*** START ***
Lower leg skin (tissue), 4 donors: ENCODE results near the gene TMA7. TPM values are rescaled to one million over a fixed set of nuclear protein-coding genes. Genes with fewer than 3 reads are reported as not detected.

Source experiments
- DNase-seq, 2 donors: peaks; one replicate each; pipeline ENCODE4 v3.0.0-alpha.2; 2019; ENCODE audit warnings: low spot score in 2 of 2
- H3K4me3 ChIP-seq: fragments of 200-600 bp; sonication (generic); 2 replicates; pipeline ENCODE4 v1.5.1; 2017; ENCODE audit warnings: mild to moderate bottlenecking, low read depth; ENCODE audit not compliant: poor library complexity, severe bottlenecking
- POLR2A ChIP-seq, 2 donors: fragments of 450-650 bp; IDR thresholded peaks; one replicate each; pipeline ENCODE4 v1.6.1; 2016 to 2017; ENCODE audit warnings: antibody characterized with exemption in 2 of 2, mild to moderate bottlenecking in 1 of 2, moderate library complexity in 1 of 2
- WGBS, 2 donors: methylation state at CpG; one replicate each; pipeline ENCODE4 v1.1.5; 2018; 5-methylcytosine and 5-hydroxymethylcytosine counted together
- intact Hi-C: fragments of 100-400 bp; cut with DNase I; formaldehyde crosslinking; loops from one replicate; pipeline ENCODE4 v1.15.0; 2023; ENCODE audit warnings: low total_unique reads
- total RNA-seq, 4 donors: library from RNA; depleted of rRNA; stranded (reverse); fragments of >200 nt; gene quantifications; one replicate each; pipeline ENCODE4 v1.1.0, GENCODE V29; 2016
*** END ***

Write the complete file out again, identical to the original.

Lower leg skin (tissue), 4 donors: ENCODE results near the gene TMA7. TPM values are rescaled to one million over a fixed set of nuclear protein-coding genes. Genes with fewer than 3 reads are reported as not detected.

Source experiments
- DNase-seq, 2 donors: peaks; one replicate each; pipeline ENCODE4 v3.0.0-alpha.2; 2019; ENCODE audit warnings: low spot score in 2 of 2
- H3K4me3 ChIP-seq: fragments of 200-600 bp; sonication (generic); 2 replicates; pipeline ENCODE4 v1.5.1; 2017; ENCODE audit warnings: mild to moderate bottlenecking, low read depth; ENCODE audit not compliant: poor library complexity, severe bottlenecking
- POLR2A ChIP-seq, 2 donors: fragments of 450-650 bp; IDR thresholded peaks; one replicate each; pipeline ENCODE4 v1.6.1; 2016 to 2017; ENCODE audit warnings: antibody characterized with exemption in 2 of 2, mild to moderate bottlenecking in 1 of 2, moderate library complexity in 1 of 2
- WGBS, 2 donors: methylation state at CpG; one replicate each; pipeline ENCODE4 v1.1.5; 2018; 5-methylcytosine and 5-hydroxymethylcytosine counted together
- intact Hi-C: fragments of 100-400 bp; cut with DNase I; formaldehyde crosslinking; loops from one replicate; pipeline ENCODE4 v1.15.0; 2023; ENCODE audit warnings: low total_unique reads
- total RNA-seq, 4 donors: library from RNA; depleted of rRNA; stranded (reverse); fragments of >200 nt; gene quantifications; one replicate each; pipeline ENCODE4 v1.1.0, GENCODE V29; 2016